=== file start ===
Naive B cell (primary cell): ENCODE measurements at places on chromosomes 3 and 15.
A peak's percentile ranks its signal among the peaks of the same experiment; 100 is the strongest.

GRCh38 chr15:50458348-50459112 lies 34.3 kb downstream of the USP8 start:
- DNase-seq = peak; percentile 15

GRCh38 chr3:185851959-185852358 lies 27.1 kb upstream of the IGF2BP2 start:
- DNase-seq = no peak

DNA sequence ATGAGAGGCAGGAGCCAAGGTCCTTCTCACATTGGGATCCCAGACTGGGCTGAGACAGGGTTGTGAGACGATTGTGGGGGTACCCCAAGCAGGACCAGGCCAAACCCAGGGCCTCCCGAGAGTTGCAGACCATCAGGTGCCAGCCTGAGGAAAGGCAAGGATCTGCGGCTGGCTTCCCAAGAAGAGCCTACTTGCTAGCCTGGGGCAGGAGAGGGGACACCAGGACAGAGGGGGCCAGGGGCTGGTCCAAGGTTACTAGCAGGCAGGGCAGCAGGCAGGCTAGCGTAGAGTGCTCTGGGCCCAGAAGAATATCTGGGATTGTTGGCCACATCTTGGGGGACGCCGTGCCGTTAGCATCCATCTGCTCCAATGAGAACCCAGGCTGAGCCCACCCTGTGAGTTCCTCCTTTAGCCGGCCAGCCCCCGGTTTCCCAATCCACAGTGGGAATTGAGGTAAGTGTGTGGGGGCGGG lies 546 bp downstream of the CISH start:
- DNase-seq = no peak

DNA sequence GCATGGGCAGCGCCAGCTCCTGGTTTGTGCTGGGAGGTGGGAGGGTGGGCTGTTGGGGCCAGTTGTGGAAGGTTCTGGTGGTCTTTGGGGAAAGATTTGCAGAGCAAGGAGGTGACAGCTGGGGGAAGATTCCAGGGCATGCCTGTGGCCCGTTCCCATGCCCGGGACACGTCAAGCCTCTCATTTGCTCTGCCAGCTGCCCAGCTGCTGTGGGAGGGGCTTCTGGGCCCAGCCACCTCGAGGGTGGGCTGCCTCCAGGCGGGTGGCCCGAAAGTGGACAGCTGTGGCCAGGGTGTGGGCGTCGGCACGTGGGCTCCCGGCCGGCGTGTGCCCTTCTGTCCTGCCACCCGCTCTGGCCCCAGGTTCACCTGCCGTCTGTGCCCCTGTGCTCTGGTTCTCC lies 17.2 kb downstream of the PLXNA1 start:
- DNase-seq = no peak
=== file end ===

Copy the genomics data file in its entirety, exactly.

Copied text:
Naive B cell (primary cell): ENCODE measurements at places on chromosomes 3 and 15.
A peak's percentile ranks its signal among the peaks of the same experiment; 100 is the strongest.

GRCh38 chr15:50458348-50459112 lies 34.3 kb downstream of the USP8 start:
- DNase-seq = peak; percentile 15

GRCh38 chr3:185851959-185852358 lies 27.1 kb upstream of the IGF2BP2 start:
- DNase-seq = no peak

DNA sequence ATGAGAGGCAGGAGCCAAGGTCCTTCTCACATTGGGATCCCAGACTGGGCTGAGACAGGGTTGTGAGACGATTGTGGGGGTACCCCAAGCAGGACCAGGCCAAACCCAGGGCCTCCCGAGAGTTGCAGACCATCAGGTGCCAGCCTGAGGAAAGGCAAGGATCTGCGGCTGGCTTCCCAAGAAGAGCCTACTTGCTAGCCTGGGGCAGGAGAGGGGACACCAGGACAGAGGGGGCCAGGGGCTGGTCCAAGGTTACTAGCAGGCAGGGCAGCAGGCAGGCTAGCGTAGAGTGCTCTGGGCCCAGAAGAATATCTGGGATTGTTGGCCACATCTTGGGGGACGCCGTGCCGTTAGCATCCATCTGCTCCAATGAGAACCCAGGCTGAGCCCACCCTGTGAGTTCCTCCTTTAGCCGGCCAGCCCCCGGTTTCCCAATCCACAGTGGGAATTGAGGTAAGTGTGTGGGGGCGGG lies 546 bp downstream of the CISH start:
- DNase-seq = no peak

DNA sequence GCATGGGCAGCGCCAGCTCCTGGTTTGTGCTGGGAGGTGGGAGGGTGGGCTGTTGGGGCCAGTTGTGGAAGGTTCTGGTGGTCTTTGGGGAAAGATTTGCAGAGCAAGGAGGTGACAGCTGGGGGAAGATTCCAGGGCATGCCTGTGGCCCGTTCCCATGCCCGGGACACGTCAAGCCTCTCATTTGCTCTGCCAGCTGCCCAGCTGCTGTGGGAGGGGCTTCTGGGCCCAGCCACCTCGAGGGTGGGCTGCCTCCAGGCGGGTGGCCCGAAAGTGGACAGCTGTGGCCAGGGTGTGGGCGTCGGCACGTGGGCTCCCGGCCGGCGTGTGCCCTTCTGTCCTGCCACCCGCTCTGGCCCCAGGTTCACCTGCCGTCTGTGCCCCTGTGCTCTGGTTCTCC lies 17.2 kb downstream of the PLXNA1 start:
- DNase-seq = no peak